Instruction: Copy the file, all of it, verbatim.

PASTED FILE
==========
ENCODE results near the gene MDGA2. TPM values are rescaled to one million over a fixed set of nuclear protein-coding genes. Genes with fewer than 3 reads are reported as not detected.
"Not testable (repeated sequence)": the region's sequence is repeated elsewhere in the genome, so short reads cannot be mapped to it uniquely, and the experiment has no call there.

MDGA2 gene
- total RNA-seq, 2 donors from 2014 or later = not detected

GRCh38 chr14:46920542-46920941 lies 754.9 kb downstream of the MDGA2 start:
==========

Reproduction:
ENCODE results near the gene MDGA2. TPM values are rescaled to one million over a fixed set of nuclear protein-coding genes. Genes with fewer than 3 reads are reported as not detected.
"Not testable (repeated sequence)": the region's sequence is repeated elsewhere in the genome, so short reads cannot be mapped to it uniquely, and the experiment has no call there.

MDGA2 gene
- total RNA-seq, 2 donors from 2014 or later = not detected

GRCh38 chr14:46920542-46920941 lies 754.9 kb downstream of the MDGA2 start: